Hindus continue to be shamed and humiliated as intolerant oppressors, when they remain the victims, under siege by missionaries, jihadis and communists even in their own country. They have been told not to speak out, even for their own rights, because they don’t have a legitimate voice in social affairs and will be guilty of an intolerant majoritarianism if they do.
The courts in India regulate Hindu practices, while not interfering with those of other religions. Hindu temples are run by state governments, with non-Hindus or anti-Hindus on their temple boards, and temple revenues expropriated by the state for whatever purpose the state deems fit. Hindu educational institutions face severe restrictions and cannot teach what they want, unlike non-Hindu groups. Above all, Hindus have been told not to be political, not to vote as a group as that is communal, yet by political parties that have long promoted other religious vote banks against the Hindus.
Communists dominate Kerala, the land of the Vedas, and are trying to eliminate its ancient dharmic heritage, calling Vamana avatar of Lord Vishnu a myth. The government of Bengal can’t even use the term Ramdhanu or Rama’s bow in its Bengali language for fear of offending minorities. While some Congress party leaders now claim to be Hindus, they divide Karnataka Shaivites into Hindus and non-Hindus, and conspire to prevent the Ayodhya case from being resolved.
The World Situation Today
Yet even beyond India the Earth is suffering from massive ecological dangers of many types, with traditional and indigenous cultures, along with numerous plant and animal ecosystems under siege everywhere, some going extinct forever. A massive new technology is intruding in our lives, often without regard for nature or even the organic basis of life, which is becoming progressively in danger. Hanuman as protecting Mother Sita, who is connected to Mother Earth, cannot be happy about this situation either. Today the spirit of Sita is trampled, obscured or hidden, and devotion to Sri Rama is questioned, denigrated or forgotten.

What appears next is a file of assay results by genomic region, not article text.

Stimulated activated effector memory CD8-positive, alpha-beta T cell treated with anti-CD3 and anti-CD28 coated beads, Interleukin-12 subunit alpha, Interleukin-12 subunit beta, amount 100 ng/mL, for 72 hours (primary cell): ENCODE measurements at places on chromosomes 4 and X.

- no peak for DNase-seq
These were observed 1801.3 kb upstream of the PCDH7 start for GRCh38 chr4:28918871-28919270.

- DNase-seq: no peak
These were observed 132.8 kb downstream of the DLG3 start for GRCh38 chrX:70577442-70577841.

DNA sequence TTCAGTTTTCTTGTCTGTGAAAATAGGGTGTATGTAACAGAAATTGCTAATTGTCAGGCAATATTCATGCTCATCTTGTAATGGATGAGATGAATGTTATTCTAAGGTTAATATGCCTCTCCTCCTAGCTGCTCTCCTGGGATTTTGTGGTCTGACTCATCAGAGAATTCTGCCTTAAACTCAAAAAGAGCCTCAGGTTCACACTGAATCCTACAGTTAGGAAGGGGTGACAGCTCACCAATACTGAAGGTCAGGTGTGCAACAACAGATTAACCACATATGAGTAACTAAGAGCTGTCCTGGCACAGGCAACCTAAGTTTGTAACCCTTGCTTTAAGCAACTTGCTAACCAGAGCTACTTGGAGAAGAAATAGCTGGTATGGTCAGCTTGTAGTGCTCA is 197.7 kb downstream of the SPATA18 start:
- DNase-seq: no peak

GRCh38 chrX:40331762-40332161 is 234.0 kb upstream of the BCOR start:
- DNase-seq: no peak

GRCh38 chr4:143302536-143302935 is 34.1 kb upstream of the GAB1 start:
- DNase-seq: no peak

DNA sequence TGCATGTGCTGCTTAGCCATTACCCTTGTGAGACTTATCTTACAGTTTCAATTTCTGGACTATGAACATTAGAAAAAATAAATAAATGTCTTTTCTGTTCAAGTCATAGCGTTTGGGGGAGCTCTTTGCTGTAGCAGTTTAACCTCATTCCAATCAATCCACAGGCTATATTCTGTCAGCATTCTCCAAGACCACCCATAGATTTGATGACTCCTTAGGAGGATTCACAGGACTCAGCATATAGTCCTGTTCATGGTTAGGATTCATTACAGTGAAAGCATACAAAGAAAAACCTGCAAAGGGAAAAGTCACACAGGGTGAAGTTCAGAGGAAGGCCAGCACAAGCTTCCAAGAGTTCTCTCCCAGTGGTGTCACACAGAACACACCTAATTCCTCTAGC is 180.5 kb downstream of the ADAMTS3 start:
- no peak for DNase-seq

Yes, Hanuman has always had a fierce warrior form, which has defined his primary role in dedication to Sri Rama and rescuing Sita Devi. This is related to Hanuman’s ascetic form and his manifestation as a great Yogi. Hanuman holds a force of protection, which requires strength, decisive action, fearlessness and valor.
Hanuman certainly has his soft and gentle form as well for his devotees, but not for Rama’s enemies or the enemies of dharma. Only when ignorance, darkness and violence is first removed can the smiling joy of Hanuman manifest within and around us. That will come to us when we allow the harsh form of Hanuman to purify our bodies and minds with his lightning energy, so that we also become full of light.
Hanuman’s fierce form can help us develop discernment, strength and the ability to overcome the many obstacles facing us today in our complex and stressful lives, in which the very structure of society and the future of our planet remains in doubt. But we must surrender to him for this to occur. We must follow him, not expect him to work for us. To do this we must cease to follow the forces of the outer world or various vested social interests, and look to our inner truth.
Such a fierce Hanuman is the face of a new dharmic awakening that must be acknowledged, and cannot simply be denigrated as Hindu communalism or political prejudice. We need to be spiritual warriors as well as great devotees of the higher Self symbolized by Sri Rama. The yogic warrior is the need of the times, including the ability to defend dharmic traditions in the information era that can so easily mislead us, if we have no inner Hanuman to guide us.